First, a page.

When it come to historical allegations, there is almost no chance of mounting a defence. Any witnesses to provide an alibi will long since have forgotten about dates and times. Your own diaries will have been thrown away and other information such as telephone bills, etc, will be long gone.
Jim, you must bring in character witnesses - no matter what your solicitor/barrister advises.
It's difficult to stay focused with such allegations ruining your career
THE MAIL 8 May 2013
Jim, get yourself a specialist lawyer, demand to see any evidence the police have before making any comment, that way you can evaluate the bullshit claims and take advice from a solicitor. All too often the cops ask a leading question, on a presumption that what they have been told is true, when in fact what they have been told is false and you may be in possession of factual information to disprove that allegation - but if you don't know what information the police have been given, how could you know what to say? However, sometimes it is better to keep your powder dry and force the old bill to charge you then simply make an application to the trial judge of no case to answer. Don't forget that the police are out to gain convictions, they are your enemy - they are not in it for justice and they won't investigate any leads that point to your innocence - despite the fact that their Code of Conduct, in investigations say that they must.
In one case we know of a man accused of a rape was in fact in New York at the time of the allegation - which he rather foolishly told them. Instead of dropping the case, the cops simply re-adjusted the date of the claim of rape - and believe it or not gained a conviction. If the chap concerned had kept his powder dry, he would have been charged with the date he could prove was a lie - hence no case to answer. The cops don't play fair.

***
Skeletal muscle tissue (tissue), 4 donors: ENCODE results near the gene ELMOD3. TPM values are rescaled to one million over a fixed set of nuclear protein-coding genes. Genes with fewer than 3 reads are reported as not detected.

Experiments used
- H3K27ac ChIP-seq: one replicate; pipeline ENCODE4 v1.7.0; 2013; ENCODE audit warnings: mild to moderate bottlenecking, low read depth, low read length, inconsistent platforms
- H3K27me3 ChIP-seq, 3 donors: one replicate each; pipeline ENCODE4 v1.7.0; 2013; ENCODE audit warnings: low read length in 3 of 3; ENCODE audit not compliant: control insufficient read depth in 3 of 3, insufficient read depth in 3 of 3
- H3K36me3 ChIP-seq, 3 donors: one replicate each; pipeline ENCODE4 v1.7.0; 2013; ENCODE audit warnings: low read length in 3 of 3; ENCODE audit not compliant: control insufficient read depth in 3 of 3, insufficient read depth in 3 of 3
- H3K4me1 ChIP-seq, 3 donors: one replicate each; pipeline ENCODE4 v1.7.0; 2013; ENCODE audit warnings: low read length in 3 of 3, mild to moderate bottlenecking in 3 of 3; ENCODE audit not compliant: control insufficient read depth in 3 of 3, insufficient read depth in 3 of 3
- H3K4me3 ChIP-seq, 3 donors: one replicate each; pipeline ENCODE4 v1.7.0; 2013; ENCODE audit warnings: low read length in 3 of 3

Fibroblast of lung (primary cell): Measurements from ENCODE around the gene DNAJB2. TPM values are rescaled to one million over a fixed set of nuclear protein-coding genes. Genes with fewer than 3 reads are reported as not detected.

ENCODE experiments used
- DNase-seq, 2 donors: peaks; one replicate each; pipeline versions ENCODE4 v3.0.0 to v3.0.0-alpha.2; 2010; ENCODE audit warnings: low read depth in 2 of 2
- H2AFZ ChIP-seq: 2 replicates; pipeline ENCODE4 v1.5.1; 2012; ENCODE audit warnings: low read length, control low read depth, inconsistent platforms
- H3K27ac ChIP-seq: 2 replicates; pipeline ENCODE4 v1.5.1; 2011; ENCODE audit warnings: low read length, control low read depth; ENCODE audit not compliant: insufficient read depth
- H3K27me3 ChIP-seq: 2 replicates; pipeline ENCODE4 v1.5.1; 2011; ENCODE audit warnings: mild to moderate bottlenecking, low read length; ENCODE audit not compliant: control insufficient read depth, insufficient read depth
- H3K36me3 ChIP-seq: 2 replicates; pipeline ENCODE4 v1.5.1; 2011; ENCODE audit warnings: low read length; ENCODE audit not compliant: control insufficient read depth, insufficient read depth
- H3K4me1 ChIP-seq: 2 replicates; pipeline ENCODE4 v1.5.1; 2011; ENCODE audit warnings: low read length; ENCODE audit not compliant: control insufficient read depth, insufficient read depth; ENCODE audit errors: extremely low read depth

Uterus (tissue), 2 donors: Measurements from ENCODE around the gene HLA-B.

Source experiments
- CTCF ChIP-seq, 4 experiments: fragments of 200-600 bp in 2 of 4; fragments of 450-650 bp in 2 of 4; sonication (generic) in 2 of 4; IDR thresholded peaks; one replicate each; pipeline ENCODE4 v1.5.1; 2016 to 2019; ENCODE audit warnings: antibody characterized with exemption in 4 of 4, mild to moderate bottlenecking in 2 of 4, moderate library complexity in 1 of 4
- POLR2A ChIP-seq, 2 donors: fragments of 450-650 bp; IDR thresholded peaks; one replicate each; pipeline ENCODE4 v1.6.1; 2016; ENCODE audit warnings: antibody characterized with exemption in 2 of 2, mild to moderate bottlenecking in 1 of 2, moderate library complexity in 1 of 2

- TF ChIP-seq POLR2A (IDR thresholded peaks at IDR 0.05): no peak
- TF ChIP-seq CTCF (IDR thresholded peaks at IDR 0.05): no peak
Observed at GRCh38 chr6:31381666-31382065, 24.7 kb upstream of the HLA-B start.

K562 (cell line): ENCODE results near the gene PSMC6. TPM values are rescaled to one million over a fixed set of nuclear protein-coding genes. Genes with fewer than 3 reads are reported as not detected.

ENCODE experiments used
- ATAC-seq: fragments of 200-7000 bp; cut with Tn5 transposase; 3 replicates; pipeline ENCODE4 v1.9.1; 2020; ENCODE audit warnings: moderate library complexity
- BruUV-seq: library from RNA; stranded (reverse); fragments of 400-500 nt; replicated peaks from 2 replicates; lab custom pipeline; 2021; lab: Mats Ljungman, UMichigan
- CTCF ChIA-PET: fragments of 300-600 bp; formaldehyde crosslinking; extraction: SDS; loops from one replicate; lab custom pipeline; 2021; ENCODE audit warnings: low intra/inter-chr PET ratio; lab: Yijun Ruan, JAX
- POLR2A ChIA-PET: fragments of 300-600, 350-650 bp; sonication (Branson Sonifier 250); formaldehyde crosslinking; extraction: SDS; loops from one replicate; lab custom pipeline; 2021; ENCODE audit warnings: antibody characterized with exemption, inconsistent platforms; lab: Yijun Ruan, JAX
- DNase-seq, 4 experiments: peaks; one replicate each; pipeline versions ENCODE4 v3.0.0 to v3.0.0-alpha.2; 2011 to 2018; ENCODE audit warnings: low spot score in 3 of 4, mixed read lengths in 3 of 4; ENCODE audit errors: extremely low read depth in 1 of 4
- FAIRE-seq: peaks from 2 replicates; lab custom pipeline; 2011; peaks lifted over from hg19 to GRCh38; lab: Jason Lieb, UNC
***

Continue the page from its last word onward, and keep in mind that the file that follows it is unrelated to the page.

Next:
If you want to keep your powder dry, tell the police that you do not want to comment at this time pending your own investigations as to the facts, and that you reserve the right to introduce evidence in your defence at any trial on a without prejudice basis - that it would not be fair to comment if not apprised of all the facts. Be careful here, or your silence when questioned may be held against you. A transcript of your interview will be given to a Jury. If you don't protect your defence in this way a judge may instruct a jury that you remained silent - and from that silence an adverse inference may be drawn.
If you want any free confidential advice on this subject, you can email us, or get your solicitor to email us to remain once removed. Ask your solicitor to see any email from us in full. Also, see: http://home.vicnet.net.au/~safari/
of the caselaw that Safari publish have has been invaluable. For example
check out the statistics of proven false allegation cases. Such
information must go before a jury - if they proceed. Any jury must be made
to realise that it is very likely that the allegation is false, as
supported by statistics. Sexual assault claims in the Metropolitan
Police are a good indicator of the true position - about 75% of which are
false. This raises the necessary reasonable doubt, which you'll need after
and other ministers took away your right to a fair hearing. Find out all
you can about your accuser. Why now? Was he promised compensation? You
This case is not a million miles away from something closer to home in the United Kingdom, that of a certain person challenging local authority, then being convicted unjustly of sexual charges - that if one looks at them closely, are completely out of character. It appears to us that given the opportunity, local and national authorities will use whatever is at their disposal to bury anyone who dares to question their administration. Freedom of speech? Yes, but for how long?
And don't forget that the system protects the claimant by hiding his or her identity, when very often that identity is the key to the public understanding why such an allegation has been made. Usually it is at the break up of a relationship, or some other event where the motive is revenge - typically, a woman who has been jilted will seek to attack the party jilting her, by making a false allegation. The sad fact is that under the present system, it matters not if someone is innocent or not. Put a person in the dock and make the accusation, especially some time after the claimed event, and there is no way of defending yourself. Then, with the judge not giving the jury guidance as to unsupported allegations, the bloke in the dock will be convicted.
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